Don’t call her a babysitter. That’s a teenager who wants $50 and pizza to watch your children on date night.
Valeria Holloway has taken care of children professionally for nearly 20 years. She started in the business, as many young mothers do, because the cost of child care was so high that it would have eaten up most of her salary, and she preferred to stay home with her new child.
That started a decades-long journey to become an early childhood educator who specializes in special needs children.
“When I roll these kids out and they go to kindergarten and their teachers are totally amazed that they can read and write and spell their names and can count to 100, that, to me, is where I am most proud,” Holloway said.
On an early summer morning, Holloway, who has a pink-studded nose ring and graying, short cropped hair with a shiny headband that reads “proud mom,” sits at a table playing blocks with “the trio,” three siblings she cares for.
She keeps up a steady stream of conversation as she builds her own structure.
“So what is this that you’re making? A traveler thing for the Paw Patrol?”
“They would love to be going somewhere. So where are you going to take the Paw Patrol?”
“You’re just going to take them around the room or are we going somewhere special?”
One girl chatters back with rapid-fire words. She’s hard to understand, so her older brother often “translates” for her.
But, as an experienced child care provider and preschool teacher, Holloway asks the girl to slow down when she speaks — and to repeat herself until she’s understood. A 4-year-old boy has a lisp, so she works with him on enunciating words. Another young girl has vision problems, so Holloway practices visual and listening skills with her.
“I just know I have to meet each child exactly where they are,” Holloway says.
Those rich interactions characterize the high-quality child care New Mexico has been driving toward since at least 2013. After parents, caregivers play a crucial role in how prepared children are for school and life.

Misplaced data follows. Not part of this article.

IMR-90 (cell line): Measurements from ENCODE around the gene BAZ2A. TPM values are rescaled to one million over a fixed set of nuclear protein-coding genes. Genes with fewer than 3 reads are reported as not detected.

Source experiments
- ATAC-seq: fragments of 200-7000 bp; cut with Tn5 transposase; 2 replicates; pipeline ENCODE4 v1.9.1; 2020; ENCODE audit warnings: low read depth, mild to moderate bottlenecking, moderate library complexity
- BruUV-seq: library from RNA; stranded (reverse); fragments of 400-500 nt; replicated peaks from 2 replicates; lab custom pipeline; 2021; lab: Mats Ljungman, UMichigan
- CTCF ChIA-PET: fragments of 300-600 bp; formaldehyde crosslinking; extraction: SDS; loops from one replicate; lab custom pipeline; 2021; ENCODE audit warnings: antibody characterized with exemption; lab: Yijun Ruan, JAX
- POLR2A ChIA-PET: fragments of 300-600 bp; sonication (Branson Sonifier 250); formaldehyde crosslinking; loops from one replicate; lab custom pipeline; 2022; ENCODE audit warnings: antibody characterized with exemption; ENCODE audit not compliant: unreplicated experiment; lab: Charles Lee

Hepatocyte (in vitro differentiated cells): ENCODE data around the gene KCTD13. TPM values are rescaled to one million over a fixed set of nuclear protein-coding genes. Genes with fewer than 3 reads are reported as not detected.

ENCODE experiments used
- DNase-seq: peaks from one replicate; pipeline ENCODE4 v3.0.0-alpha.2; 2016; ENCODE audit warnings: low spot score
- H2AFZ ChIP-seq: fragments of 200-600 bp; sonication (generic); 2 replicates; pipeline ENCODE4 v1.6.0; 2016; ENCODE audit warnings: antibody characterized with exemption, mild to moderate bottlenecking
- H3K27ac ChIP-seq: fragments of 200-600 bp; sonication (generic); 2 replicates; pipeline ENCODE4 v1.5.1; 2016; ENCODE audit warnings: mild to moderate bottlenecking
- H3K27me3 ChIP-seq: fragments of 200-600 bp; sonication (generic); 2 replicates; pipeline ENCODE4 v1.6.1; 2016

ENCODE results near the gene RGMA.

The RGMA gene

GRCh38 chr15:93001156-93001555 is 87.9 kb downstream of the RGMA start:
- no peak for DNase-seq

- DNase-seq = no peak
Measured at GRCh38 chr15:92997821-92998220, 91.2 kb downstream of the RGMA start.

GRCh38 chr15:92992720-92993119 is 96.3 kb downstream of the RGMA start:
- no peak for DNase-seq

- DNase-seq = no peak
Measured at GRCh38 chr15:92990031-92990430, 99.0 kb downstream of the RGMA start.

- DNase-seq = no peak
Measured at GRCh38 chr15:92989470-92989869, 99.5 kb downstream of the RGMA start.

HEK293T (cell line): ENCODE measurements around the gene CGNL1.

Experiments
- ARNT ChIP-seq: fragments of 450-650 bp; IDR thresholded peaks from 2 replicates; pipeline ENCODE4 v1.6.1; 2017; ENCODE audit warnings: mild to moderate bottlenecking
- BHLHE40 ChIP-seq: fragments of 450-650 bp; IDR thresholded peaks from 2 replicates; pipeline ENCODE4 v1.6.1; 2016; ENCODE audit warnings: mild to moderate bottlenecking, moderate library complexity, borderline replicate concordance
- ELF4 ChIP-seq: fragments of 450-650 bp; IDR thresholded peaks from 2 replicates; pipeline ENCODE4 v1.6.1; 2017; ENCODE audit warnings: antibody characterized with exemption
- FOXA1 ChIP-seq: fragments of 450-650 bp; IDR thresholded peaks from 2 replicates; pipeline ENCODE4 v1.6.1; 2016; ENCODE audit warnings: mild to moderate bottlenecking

Awareness of the importance of high-quality early childhood education and care is increasing.
Rhianna Thomas, a professor of early childhood education at New Mexico State University, said some hallmarks of that care are low teacher-to-child ratios that ensure one-on-one interaction.
Trained early educators know how kids learn and grow, and can assess how they’re developing. They use play to teach children literacy and math skills, how to interact with other people, solve problems and control their emotions.
Learning can come from something as simple as a song.
“Holding a baby in your arms and singing a song is going to build a connection between the two of you,” Thomas said. “With very young children, building relationships is important. Human beings are born seeking connection. We learn through those connections.”
In addition to the emotional connection, a baby will hear language and learn rhythm, Thomas explained.
Thomas has tips for finding high-quality care. For basic safety, she recommends seeking out licensed providers. Next, ask about child-teacher ratios. The Children Youth and Families Department, which licenses and rates child care providers in New Mexico, has a child care search tool that shows parents the nearest licensed care and the providers’ star ranking from two to five stars. More stars indicate lower ratios and staff with higher training.
Thomas also looks for meaningful interactions between the caregiver and children, and whether centers tailor care to the child or treat all children the same.